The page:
People with HIV & Influenza (Flu)
People with HIV are at high risk of serious influenza-related complications. Studies done before routine use of highly active antiretroviral therapy (HAART) suggested an increased risk for heart- and lung-related hospitalizations in people infected with HIV during influenza season as opposed to other times of the year, and a higher risk of influenza-related death in HIV-infected people. Other studies have indicated that influenza symptoms might be prolonged and the risk of influenza-related complications is higher for certain HIV-infected people. Vaccination with a flu shot has been shown to produce an immune response against influenza viruses in certain people infected with HIV.
Because influenza can result in serious illness, an influenza vaccination is recommended for people with HIV. This page covers recommendations on both flu shots and antiviral medications to people with HIV to help people with HIV prepare for the flu season.
HIV (human immunodeficiency virus) is the virus that can lead to AIDS (acquired immunodeficiency syndrome). HIV attacks cells in the body’s immune system and, if untreated, gradually destroys the body’s ability to fight infection and certain cancers. CDC estimates that about 1.1 million people in the United States were living with HIV at the end of 2015, the most recent year for which this information is available.
If you have HIV, you are at high risk of serious influenza-related complications and should get an injectable influenza vaccine (a flu shot). Persons with advanced HIV disease may have a poor immune response to vaccination. Therefore, pre-exposure chemoprophylaxis (use of antiviral medications to prevent influenza infection) may be considered for these patients if they are likely to be exposed to people with influenza.
- Several randomized studies in HIV-infected adults have shown that flu vaccination can prevent influenza illness. Studies in the United States have shown that flu vaccination prevents illness and doctor’s visits among people with HIV and other conditions resulting in immune suppression.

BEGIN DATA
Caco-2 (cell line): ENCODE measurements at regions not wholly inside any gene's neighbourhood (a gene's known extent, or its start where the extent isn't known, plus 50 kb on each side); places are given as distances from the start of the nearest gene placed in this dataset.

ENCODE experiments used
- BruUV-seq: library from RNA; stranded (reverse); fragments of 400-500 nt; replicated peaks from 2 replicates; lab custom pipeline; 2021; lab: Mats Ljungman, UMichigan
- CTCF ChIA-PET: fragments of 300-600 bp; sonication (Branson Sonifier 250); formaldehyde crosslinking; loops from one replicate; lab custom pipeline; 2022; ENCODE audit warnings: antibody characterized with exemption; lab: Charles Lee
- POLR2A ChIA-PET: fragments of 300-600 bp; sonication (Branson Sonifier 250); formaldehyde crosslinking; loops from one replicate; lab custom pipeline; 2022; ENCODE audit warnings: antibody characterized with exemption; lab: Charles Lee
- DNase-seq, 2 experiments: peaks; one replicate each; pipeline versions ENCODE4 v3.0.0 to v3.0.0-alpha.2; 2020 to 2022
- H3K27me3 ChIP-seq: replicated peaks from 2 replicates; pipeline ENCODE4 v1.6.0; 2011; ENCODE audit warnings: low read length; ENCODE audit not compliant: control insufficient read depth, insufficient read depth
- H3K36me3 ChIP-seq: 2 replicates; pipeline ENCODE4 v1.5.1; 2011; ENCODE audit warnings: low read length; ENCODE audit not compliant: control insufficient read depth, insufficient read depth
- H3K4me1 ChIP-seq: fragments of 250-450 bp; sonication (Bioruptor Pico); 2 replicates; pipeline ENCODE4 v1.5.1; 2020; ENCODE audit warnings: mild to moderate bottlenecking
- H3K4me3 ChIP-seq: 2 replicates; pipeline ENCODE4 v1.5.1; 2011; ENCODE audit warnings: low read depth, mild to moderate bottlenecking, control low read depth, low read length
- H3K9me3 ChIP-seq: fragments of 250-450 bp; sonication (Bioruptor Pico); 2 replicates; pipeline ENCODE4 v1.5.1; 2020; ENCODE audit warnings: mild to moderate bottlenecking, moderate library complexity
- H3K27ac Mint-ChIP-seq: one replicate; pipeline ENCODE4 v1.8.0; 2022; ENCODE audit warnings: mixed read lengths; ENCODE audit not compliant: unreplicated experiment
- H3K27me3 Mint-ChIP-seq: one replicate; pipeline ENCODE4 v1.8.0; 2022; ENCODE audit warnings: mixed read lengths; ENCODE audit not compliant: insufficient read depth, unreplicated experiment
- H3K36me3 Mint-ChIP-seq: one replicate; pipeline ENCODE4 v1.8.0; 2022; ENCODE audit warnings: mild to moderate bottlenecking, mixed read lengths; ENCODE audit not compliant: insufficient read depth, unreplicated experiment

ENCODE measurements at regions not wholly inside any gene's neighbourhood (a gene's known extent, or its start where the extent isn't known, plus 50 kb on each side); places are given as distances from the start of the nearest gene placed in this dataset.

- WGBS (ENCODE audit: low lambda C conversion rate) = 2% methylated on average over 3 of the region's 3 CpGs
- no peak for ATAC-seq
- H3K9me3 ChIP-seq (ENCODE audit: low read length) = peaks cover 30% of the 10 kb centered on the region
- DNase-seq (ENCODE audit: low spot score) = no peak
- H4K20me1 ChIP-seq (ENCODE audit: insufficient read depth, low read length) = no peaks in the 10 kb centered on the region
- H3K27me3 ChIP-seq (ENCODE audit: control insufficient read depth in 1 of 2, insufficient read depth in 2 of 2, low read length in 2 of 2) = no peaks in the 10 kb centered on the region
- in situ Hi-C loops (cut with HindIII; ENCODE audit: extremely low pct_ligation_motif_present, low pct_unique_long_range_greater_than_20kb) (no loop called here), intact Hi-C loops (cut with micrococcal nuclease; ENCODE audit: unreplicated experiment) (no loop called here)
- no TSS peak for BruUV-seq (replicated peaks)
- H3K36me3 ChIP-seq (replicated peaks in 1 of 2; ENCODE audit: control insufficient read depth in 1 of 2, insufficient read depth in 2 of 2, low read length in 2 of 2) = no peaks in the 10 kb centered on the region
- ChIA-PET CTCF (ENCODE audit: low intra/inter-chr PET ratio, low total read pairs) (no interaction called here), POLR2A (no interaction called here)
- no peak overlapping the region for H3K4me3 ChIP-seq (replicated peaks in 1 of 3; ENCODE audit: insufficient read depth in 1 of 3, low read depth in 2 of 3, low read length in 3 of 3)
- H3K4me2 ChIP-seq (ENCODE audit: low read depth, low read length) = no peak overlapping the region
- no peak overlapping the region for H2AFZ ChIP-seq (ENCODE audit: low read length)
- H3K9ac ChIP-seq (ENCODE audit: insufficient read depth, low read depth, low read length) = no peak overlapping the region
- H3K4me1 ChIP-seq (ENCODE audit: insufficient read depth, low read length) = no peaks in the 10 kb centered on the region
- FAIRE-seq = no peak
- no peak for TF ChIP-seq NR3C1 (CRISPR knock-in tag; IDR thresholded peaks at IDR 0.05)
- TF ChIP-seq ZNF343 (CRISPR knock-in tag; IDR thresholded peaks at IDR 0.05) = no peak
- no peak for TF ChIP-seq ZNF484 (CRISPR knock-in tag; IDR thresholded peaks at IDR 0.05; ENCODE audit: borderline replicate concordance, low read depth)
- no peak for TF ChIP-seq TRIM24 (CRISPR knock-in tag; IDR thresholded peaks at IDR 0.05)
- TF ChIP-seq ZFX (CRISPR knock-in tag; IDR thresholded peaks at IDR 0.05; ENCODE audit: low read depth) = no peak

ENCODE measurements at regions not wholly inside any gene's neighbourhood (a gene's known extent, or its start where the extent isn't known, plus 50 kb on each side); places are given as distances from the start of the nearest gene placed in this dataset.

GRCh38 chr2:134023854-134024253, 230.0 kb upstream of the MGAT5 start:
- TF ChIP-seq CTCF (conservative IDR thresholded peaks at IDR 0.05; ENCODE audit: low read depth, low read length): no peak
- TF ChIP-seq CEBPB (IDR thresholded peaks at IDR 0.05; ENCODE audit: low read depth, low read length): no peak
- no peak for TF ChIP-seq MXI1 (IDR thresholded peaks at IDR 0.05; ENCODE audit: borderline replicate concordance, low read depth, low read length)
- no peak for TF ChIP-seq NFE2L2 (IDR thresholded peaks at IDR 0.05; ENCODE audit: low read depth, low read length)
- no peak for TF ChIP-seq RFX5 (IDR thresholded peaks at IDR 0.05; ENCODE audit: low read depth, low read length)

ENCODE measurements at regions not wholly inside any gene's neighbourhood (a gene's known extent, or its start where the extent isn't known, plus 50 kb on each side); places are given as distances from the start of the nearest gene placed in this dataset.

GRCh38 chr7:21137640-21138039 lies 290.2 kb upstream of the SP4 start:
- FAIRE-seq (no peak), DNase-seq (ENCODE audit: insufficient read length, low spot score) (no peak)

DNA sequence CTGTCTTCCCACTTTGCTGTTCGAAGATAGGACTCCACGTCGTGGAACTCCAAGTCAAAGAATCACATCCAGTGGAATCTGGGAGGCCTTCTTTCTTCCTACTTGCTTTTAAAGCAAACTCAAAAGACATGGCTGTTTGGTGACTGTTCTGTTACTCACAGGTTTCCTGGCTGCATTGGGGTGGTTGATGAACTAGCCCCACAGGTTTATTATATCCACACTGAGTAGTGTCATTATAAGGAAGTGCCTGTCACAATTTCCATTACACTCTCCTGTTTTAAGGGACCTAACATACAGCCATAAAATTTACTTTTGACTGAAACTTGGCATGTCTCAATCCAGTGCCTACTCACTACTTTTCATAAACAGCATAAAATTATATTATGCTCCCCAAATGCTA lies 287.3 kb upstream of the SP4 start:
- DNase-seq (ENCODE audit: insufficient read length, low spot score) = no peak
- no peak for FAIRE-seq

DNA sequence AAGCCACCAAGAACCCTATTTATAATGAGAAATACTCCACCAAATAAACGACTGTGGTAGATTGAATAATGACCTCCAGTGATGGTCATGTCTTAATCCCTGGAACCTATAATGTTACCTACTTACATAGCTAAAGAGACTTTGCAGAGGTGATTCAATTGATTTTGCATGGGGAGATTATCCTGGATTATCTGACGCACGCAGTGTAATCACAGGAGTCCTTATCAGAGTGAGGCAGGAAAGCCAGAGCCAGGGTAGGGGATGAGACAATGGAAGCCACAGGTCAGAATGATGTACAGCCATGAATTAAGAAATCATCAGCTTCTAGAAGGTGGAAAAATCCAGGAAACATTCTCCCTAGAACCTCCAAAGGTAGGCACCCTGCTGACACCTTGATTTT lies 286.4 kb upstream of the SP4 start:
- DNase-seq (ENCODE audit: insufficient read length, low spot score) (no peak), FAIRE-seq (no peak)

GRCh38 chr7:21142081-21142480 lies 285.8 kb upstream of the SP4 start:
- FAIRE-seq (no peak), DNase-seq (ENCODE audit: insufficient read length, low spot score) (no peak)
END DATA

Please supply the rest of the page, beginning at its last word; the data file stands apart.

- Persons with advanced HIV disease may not respond as well to influenza vaccination as HIV-uninfected persons, but HIV-infected persons may still mount an immune response.
The reasons a person should not receive a flu vaccine are the same for people with HIV and those without HIV. More information on who should and who should NOT get a flu vaccine can be found here.
- Injectable influenza vaccines (or flu shots) are approved for use in people with HIV and other health conditions.
- Live Attenuated Influenza Vaccine [LAIV] (nasal spray) vaccine should NEVER be used in people with HIV and AIDS. LAIV (FluMist®) contains a weakened form of the live influenza virus and is not recommended for use in people with weakened immune systems (immunosuppression).
In addition to getting a flu shot, people with HIV should take the same everyday preventive actions CDC recommends of everyone, including covering coughs, washing hands often, and avoiding people who are sick.
Antiviral medications for chemoprophylaxis (prevention of influenza) for People with HIV